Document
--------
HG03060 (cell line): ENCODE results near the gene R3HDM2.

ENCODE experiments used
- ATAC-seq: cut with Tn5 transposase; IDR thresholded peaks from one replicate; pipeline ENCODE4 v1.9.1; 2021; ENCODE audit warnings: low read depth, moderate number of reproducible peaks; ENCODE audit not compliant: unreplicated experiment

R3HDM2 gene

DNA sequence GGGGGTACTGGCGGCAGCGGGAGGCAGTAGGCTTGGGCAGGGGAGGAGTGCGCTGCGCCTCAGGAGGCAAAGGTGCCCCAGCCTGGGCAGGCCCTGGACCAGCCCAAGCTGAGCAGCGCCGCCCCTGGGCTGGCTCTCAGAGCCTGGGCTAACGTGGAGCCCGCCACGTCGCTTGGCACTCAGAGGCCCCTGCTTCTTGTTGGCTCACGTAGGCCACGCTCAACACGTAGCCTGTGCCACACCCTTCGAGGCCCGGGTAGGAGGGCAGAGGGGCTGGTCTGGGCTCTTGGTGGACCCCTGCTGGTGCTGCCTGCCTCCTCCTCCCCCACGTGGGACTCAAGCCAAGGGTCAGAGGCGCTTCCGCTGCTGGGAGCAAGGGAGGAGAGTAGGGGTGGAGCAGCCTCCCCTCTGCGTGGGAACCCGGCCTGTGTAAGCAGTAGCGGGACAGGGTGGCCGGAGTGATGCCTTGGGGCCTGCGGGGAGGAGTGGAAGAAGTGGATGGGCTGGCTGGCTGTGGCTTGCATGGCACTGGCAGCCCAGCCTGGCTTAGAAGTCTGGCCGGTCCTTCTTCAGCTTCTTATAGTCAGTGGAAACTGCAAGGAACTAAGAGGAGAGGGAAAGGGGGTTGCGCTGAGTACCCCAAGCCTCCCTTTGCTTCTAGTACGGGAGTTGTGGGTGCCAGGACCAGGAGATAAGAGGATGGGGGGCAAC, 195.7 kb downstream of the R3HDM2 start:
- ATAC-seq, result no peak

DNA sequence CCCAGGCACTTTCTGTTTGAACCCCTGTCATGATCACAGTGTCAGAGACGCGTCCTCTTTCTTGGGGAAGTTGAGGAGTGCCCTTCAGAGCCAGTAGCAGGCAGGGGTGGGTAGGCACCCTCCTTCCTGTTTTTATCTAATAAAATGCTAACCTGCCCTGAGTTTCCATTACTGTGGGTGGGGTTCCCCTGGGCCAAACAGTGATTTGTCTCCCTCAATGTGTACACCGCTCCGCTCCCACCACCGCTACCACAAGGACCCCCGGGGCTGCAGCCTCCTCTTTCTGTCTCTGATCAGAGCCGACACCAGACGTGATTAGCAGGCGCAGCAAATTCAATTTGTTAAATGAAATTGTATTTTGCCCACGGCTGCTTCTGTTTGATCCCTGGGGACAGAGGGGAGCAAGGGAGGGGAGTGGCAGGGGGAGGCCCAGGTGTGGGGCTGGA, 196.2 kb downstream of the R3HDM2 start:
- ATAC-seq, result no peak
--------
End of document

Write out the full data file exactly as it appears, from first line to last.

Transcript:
HG03060 (cell line): ENCODE results near the gene R3HDM2.

ENCODE experiments used
- ATAC-seq: cut with Tn5 transposase; IDR thresholded peaks from one replicate; pipeline ENCODE4 v1.9.1; 2021; ENCODE audit warnings: low read depth, moderate number of reproducible peaks; ENCODE audit not compliant: unreplicated experiment

R3HDM2 gene

DNA sequence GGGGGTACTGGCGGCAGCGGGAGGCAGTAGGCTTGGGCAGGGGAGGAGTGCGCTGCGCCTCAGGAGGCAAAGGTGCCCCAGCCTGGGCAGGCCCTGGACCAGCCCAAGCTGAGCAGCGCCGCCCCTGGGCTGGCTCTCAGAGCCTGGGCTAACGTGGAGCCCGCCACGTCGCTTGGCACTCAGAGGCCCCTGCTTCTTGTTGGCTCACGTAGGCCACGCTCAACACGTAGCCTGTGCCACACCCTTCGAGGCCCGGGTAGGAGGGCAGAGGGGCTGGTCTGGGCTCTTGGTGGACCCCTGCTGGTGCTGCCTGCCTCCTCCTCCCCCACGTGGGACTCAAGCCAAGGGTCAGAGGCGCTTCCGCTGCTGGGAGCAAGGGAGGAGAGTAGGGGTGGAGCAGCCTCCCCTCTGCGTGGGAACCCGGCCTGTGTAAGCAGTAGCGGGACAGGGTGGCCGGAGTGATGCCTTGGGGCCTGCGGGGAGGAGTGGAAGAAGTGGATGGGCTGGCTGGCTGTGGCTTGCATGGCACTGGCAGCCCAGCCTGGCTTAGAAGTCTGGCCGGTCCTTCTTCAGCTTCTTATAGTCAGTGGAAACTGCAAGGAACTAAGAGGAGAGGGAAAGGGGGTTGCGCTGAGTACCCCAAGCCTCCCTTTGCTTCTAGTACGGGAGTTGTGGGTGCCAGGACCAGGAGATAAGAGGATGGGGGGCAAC, 195.7 kb downstream of the R3HDM2 start:
- ATAC-seq, result no peak

DNA sequence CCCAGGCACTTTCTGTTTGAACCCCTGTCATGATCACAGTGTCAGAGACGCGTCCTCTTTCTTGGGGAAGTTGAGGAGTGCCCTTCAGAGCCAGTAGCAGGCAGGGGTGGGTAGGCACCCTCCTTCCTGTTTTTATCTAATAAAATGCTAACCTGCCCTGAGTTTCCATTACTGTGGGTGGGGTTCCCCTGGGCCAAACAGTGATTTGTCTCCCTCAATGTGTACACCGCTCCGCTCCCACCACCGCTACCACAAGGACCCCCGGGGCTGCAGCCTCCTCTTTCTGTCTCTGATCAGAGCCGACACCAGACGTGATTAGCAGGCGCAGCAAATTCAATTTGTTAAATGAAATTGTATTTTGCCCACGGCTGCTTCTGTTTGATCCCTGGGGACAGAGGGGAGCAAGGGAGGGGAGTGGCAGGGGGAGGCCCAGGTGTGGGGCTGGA, 196.2 kb downstream of the R3HDM2 start:
- ATAC-seq, result no peak